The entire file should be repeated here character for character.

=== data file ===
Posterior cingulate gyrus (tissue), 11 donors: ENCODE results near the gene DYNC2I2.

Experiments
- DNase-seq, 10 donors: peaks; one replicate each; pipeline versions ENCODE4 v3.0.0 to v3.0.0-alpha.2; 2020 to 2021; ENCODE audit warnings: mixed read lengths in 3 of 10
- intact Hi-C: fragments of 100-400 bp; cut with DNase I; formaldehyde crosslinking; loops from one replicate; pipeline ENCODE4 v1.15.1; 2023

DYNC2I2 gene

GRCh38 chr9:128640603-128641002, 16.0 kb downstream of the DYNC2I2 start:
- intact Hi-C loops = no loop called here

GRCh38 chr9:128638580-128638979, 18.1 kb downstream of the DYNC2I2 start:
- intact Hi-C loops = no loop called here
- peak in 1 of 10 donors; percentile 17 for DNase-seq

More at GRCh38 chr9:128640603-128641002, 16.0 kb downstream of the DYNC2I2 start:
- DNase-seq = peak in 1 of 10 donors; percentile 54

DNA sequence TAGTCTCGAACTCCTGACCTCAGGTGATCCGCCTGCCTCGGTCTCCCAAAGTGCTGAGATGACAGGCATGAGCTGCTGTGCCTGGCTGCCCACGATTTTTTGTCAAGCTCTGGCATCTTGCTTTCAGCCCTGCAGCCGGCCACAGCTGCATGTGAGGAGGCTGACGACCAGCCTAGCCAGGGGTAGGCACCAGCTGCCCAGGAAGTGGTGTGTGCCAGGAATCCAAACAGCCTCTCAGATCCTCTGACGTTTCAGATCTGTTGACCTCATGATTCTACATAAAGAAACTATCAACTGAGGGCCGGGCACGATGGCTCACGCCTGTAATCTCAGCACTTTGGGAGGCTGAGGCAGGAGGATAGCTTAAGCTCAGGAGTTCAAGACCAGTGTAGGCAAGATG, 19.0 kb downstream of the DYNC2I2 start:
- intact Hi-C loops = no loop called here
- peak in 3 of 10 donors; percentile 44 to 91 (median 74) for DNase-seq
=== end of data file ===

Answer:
Posterior cingulate gyrus (tissue), 11 donors: ENCODE results near the gene DYNC2I2.

Experiments
- DNase-seq, 10 donors: peaks; one replicate each; pipeline versions ENCODE4 v3.0.0 to v3.0.0-alpha.2; 2020 to 2021; ENCODE audit warnings: mixed read lengths in 3 of 10
- intact Hi-C: fragments of 100-400 bp; cut with DNase I; formaldehyde crosslinking; loops from one replicate; pipeline ENCODE4 v1.15.1; 2023

DYNC2I2 gene

GRCh38 chr9:128640603-128641002, 16.0 kb downstream of the DYNC2I2 start:
- intact Hi-C loops = no loop called here

GRCh38 chr9:128638580-128638979, 18.1 kb downstream of the DYNC2I2 start:
- intact Hi-C loops = no loop called here
- peak in 1 of 10 donors; percentile 17 for DNase-seq

More at GRCh38 chr9:128640603-128641002, 16.0 kb downstream of the DYNC2I2 start:
- DNase-seq = peak in 1 of 10 donors; percentile 54

DNA sequence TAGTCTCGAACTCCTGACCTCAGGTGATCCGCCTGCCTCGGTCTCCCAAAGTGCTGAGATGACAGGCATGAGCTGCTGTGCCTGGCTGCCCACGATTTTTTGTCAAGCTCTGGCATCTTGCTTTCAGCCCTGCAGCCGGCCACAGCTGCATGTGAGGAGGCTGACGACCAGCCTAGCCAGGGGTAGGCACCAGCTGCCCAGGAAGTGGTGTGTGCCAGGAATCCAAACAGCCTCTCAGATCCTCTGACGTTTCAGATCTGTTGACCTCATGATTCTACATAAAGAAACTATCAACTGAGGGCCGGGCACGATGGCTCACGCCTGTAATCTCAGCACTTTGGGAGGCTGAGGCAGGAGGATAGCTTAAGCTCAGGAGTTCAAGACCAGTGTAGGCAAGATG, 19.0 kb downstream of the DYNC2I2 start:
- intact Hi-C loops = no loop called here
- peak in 3 of 10 donors; percentile 44 to 91 (median 74) for DNase-seq